Southern Highland News Editorial
Tolerance must reign supreme for peace to have a permanent place on Earth
In the space of 40 minutes a handful of radicals turned the United States of America and many of its peace-loving allies on their heads.
The sight of commercial airliners hurtling towards a set of skyscrapers will be permanently etched into the minds of those who witnessed the drama live, or soon after.
One of the lessons to be learned from the carnage of September 11 was the need for tolerance. Regardless of their religious or ethnic backgrounds, the perpetrators of the US terrorist attacks demonstrated no tolerance for those innocent victims who fell prey to their dastardly act.
It seems that religion and ethnicity have forged a wedge between sections of many communities, including Australia.
Which is why it’s disappointing some councillors have objected to members of Bahai faith addressing Wingecarribee Shire Council.
One councillor has mounted the case for his opposition to Bahai’s links to Islam. Is he suggesting that all Muslims – especially the hundreds of thousands living in Australia – are anything but law-abiding, peaceful citizens. Or perhaps omly Christians have a mortgage on such a serene existence.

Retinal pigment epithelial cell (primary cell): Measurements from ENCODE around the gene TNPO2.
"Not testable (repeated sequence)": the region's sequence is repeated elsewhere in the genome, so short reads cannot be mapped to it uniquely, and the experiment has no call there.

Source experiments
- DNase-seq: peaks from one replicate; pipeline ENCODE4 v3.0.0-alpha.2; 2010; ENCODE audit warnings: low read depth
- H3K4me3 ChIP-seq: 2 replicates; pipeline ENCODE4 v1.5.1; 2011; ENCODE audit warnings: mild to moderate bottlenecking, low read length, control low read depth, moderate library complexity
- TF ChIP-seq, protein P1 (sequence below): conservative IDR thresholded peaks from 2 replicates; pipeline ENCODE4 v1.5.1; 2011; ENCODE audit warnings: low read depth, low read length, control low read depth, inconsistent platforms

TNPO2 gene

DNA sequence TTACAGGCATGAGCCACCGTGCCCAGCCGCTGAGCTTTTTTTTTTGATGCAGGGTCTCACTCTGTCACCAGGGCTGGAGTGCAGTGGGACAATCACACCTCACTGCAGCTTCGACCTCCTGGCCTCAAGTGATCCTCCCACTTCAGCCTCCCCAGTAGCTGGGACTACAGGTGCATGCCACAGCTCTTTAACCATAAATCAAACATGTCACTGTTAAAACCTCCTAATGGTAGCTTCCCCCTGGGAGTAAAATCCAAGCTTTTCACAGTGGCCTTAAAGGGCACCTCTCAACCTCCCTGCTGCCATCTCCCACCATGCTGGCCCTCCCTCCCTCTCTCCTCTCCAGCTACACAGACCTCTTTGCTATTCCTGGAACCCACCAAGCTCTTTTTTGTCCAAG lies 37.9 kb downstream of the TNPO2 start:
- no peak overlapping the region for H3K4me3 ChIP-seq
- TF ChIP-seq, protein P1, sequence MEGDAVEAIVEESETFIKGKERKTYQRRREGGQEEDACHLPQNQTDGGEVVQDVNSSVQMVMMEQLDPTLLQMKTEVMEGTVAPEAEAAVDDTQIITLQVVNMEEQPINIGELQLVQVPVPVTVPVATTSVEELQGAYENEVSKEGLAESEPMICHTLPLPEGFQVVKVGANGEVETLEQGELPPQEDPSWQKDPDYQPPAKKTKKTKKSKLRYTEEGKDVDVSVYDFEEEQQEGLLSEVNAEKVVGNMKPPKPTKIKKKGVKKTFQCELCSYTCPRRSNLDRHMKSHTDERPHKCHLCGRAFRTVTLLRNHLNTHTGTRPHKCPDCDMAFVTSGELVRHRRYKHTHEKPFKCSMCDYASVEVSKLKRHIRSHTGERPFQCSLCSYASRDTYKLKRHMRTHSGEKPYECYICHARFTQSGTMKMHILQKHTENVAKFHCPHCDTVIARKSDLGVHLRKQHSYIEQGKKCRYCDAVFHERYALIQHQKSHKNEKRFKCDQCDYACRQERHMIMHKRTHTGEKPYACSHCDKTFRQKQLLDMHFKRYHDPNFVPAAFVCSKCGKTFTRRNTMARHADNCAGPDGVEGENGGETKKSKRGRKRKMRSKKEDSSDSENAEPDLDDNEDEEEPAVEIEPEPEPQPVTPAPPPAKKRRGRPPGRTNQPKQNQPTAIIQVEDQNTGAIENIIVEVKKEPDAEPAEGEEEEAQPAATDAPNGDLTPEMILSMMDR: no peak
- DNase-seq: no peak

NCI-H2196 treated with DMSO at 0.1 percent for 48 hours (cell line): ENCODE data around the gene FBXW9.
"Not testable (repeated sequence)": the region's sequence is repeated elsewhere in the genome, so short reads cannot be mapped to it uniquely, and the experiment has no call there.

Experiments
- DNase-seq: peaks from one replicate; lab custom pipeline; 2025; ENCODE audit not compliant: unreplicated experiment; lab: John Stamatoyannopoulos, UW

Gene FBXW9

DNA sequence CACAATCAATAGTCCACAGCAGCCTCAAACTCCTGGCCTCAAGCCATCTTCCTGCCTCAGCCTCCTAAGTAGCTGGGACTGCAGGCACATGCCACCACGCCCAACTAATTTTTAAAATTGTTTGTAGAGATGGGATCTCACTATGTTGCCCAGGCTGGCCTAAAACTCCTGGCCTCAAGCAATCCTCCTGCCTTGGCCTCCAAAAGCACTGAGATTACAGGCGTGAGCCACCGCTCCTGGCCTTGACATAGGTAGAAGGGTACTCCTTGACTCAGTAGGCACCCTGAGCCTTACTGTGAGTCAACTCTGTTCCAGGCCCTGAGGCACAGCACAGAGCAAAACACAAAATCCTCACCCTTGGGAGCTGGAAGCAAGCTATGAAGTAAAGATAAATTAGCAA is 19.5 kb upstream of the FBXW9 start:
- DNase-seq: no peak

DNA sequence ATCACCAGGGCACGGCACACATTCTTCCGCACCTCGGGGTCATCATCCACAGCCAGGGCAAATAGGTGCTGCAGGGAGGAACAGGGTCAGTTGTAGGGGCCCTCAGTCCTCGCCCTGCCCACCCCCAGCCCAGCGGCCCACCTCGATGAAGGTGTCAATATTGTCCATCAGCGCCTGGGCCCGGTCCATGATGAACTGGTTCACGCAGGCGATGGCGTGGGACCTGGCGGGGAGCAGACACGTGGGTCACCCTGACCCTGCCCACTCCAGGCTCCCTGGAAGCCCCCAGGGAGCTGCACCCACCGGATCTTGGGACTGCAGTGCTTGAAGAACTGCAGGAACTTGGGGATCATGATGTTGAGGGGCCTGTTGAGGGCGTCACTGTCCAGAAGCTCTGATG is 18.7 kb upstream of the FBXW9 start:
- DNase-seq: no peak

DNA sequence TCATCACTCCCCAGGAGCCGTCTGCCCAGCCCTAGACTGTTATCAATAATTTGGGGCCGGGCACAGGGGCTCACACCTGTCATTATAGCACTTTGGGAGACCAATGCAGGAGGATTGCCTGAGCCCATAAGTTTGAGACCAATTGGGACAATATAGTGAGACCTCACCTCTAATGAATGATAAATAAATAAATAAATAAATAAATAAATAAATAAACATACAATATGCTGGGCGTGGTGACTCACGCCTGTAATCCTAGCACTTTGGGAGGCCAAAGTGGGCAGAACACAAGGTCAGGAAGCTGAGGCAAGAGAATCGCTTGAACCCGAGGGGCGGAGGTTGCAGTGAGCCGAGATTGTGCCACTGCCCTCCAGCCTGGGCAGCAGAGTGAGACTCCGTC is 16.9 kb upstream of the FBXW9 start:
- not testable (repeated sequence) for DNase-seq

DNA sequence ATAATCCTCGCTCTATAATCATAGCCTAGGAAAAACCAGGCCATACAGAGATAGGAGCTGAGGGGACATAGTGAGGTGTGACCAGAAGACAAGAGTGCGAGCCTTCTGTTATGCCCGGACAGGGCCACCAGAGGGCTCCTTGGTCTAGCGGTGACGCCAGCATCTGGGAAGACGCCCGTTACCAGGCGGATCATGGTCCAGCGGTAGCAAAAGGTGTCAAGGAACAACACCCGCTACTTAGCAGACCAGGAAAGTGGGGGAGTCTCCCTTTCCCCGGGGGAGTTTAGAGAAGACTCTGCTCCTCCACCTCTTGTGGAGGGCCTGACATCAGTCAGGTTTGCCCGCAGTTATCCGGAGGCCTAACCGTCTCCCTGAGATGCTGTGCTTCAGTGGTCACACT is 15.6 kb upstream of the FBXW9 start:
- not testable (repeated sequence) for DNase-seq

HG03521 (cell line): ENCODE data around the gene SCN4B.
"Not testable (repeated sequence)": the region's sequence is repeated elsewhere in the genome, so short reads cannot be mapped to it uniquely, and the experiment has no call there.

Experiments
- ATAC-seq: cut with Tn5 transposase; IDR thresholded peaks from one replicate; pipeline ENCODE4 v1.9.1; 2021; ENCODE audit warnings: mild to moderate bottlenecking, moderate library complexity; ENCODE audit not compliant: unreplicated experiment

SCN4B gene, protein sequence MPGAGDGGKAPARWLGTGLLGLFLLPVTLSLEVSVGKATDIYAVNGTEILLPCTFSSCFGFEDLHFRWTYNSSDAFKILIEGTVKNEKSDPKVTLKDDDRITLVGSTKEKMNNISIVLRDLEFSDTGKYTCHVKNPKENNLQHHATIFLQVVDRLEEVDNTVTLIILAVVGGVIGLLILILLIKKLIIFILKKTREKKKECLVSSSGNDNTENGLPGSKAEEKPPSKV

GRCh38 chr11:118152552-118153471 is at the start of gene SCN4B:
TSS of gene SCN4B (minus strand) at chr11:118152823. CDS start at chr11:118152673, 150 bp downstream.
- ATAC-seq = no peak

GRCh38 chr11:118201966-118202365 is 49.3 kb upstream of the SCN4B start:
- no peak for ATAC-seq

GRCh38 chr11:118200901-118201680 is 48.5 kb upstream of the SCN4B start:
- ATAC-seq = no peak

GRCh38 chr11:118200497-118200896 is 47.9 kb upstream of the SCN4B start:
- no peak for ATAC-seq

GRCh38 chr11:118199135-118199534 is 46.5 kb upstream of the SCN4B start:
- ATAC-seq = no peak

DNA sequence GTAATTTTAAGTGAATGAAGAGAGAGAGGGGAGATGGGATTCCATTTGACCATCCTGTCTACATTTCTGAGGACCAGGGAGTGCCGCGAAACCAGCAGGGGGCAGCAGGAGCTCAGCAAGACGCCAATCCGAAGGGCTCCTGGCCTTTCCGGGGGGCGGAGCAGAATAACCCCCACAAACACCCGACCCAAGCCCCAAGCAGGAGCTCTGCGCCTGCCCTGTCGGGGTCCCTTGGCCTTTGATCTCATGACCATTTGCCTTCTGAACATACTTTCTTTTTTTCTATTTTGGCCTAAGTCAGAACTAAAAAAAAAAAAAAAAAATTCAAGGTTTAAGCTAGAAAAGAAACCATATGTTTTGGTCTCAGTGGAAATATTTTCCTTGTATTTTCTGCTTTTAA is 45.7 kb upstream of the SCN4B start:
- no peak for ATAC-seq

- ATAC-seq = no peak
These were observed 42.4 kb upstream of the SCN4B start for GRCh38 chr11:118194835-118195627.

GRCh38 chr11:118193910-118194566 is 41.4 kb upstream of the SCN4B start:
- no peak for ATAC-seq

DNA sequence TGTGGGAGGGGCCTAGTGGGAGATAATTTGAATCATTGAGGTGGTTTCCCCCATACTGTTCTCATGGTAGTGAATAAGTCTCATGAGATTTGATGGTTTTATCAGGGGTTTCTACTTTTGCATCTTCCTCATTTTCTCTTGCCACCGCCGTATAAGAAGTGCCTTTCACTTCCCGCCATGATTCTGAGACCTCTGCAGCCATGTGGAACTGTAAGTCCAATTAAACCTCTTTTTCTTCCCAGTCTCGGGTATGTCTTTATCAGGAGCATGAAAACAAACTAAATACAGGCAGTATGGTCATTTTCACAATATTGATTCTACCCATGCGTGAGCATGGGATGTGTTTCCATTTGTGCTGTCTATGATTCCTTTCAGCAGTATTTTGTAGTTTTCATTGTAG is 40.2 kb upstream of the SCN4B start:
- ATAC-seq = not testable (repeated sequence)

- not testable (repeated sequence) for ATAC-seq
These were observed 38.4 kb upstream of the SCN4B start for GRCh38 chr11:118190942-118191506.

Another councillor argues that Bahai doesn’t represent the majority of Australians. Should that then prevent members of that faith expressing their views in a public forum?
Council is representative of all ratepayers, including members of the Islam and Bahai faiths.
Just as Christian followers are able to address council, so should Bahai follows be able to extend a message for world peace.
To suggest otherwise is to display a brand of intolerance that stains the very fabric on which Australia’s great democratic nationhood is built.
We should all embrace tolerance and understanding, for it is what separate us from the evil nature of those who wreaked their havoc on September 11.
©Copyright 2002, Southern Highland News (Australia)